Nearly a one billion dollars a year is flowing into the organized to climate change countermovement.
The overwhelming majority of climate scientists, international governmental bodies, relevant research institutes and scientific societies are in unison in saying that climate change is real, that it’s a problem, and that we should probably do something about it now, not later. And yet, for some reason, the idea persists in some peoples’ minds that climate change is up for debate, or that climate change is no big deal.
Actually, it’s not “for some reason” that people are confused. There’s a very obvious reason. There is a very well-funded, well-orchestrated climate change-denial movement, one funded by powerful people with very deep pockets. In a new and incredibly thorough study, Drexel University sociologist Robert Brulle took a deep dive into the financial structure of the climate deniers, to see who is holding the purse strings.
According to Brulle’s research, the 91 think tanks and advocacy organizations and trade associations that make up the American climate denial industry pull down just shy of a billion dollars each year, money used to lobby or sway public opinion on climate change and other issues.
“The anti-climate effort has been largely underwritten by conservative billionaires,” says the Guardian, “often working through secretive funding networks. They have displaced corporations as the prime supporters of 91 think tanks, advocacy groups and industry associations which have worked to block action on climate change.”
“This is how wealthy individuals or corporations translate their economic power into political and cultural power,” he said. “They have their profits and they hire people to write books that say climate change is not real. They hire people to go on TV and say climate change is not real. It ends up that people without economic power don’t have the same size voice as the people who have economic power, and so it ends up distorting democracy.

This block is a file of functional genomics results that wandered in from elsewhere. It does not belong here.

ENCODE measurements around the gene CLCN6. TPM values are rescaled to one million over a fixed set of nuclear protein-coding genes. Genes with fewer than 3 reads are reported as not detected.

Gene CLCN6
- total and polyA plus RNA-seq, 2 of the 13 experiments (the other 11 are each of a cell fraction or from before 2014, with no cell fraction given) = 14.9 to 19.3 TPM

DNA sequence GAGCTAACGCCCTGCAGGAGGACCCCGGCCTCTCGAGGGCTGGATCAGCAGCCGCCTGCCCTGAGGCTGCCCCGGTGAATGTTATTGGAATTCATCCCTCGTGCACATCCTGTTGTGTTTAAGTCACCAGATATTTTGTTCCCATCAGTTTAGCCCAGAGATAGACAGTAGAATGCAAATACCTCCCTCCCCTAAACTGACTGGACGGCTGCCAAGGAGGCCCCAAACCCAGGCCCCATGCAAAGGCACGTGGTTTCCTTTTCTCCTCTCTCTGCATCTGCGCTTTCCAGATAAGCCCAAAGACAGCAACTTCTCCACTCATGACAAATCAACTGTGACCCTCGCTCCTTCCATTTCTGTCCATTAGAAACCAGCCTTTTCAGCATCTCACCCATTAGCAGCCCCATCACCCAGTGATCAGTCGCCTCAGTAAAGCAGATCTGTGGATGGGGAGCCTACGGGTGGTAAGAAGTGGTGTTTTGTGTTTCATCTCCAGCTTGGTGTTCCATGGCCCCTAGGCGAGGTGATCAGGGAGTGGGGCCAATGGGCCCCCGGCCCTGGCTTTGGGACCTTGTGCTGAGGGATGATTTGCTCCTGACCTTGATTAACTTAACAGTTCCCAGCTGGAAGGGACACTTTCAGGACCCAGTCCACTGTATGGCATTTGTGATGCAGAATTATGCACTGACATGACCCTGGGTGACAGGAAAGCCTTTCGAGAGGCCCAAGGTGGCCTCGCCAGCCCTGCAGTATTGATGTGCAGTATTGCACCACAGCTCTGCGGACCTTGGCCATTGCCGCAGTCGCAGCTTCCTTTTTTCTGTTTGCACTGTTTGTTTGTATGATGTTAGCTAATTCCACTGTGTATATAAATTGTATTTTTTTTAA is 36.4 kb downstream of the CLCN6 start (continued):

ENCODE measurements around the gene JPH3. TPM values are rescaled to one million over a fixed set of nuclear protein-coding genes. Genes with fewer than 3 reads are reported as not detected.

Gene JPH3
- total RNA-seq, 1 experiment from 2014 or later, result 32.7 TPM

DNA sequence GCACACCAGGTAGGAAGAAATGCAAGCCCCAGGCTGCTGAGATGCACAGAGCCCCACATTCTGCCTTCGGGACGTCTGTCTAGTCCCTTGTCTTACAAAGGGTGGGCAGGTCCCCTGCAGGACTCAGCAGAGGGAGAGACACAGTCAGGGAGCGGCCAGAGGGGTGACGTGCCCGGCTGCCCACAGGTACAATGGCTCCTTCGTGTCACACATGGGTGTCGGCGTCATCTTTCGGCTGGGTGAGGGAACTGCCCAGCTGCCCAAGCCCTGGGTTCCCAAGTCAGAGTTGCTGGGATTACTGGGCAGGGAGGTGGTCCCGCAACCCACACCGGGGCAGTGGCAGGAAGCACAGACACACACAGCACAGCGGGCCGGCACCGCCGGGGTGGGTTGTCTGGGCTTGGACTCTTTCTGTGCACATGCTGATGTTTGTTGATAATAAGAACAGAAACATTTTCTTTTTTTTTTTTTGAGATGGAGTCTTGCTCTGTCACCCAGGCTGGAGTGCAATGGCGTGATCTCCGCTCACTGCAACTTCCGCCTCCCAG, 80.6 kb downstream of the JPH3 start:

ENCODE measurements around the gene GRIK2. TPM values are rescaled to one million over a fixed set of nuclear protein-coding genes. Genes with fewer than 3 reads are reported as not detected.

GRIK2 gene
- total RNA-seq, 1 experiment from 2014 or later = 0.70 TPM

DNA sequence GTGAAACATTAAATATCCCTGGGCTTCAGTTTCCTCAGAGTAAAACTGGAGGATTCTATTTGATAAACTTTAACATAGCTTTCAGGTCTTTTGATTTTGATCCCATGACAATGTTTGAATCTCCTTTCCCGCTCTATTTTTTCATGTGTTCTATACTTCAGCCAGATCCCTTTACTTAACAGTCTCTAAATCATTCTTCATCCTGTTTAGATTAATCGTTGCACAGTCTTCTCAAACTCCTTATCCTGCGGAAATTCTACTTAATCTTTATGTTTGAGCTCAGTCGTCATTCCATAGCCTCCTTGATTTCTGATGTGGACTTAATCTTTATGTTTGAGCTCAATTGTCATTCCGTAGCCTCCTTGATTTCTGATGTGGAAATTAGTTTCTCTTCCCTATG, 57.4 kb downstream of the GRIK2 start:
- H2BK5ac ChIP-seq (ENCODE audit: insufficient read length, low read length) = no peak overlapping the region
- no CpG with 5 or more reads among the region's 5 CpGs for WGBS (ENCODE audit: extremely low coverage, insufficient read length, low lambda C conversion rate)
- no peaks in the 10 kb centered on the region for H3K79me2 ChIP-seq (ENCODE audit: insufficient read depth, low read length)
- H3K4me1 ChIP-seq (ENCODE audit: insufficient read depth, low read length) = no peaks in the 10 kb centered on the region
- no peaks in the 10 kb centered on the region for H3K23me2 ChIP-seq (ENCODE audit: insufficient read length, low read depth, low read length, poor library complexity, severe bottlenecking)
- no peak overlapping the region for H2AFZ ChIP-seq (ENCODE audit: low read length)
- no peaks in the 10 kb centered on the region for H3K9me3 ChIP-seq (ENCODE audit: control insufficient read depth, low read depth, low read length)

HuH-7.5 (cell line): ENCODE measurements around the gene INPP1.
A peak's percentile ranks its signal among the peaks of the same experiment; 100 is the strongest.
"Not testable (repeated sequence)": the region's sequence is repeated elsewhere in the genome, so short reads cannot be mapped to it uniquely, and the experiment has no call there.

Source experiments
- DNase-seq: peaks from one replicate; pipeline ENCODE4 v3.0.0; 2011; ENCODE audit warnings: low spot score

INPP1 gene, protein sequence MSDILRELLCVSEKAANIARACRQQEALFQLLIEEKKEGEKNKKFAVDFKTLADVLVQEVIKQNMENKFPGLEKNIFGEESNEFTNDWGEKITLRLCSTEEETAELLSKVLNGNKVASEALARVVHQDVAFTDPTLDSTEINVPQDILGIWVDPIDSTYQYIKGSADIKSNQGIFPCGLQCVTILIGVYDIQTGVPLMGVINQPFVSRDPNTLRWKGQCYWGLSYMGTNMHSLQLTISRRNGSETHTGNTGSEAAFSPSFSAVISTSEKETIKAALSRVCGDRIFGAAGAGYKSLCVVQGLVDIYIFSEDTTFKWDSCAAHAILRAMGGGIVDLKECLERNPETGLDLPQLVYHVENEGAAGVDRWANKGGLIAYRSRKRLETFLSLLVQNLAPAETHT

Last year, PBS talked to Brulle about his investigation into the climate change counter movement. The project, says Brulle, is the first part of three: in the future he’ll turn a similar eye to the climate movement and to the environmental movement. But for now, the focus is on the deniers.
Now, what you can see in the movement itself is that it has two real roots. One is in the conservative movement itself, in that you see a lot of conservative foundations that had been funding the growth of the conservative movement all along now appear as funding the climate countermovement. You also can see dedicated industry foundations that come in to start funding the climate counter movement.
So it’s kind of a combination of both industry and conservative philanthropies that are funding this process, and what they did was they borrowed a great deal of the strategy and tactics that came out of the tobacco industry’s efforts to prevent action on the health impacts of smoking.
What you see is the tactics that this movement uses were developed and tested in the tobacco industry first, and now they’re being applied to the climate change movement, and in fact, some of the same people and some of the same organizations that were involved in the tobacco issue are also involved in climate change.
Here’s where the money is coming from:
The climate denial movement is a powerful political force, says Brulle. They’ve got to be, too, to outweigh in the public’s mind the opinions of pretty much every relevant scientist.
With delay and obfuscation as their goals, the U.S. CCCM has been quite successful in recent decades. However, the key actors in this cultural and political conflict are not just the “experts” who appear in the media spotlight. The roots of climate-change denial go deeper, because individuals’ efforts have been bankrolled and directed by organizations that receive sustained support from foundations and fund provider known for their overall commitments to conservative causes. Thus to fully understand the opposition to climate change legislation, we need to focus on the institutionalized efforts that have built and maintain this organized campaign. Just as in a theatrical show, there are stars in the spotlight. In the drama of climate change, these are often prominent contrarian scientists or conservative politicians, such as Senator James Inhofe. However, they are only the most visible and transparent parts of a larger production. Supporting this effort are directors, script writers, and, most importantly, a series of producers, in the form of conservative foundations. Clarifying the institutional dynamics of the CCCM can aid our understanding of how anthropogenic climate change has been turned into a controversy rather than a scientific fact in the U.S.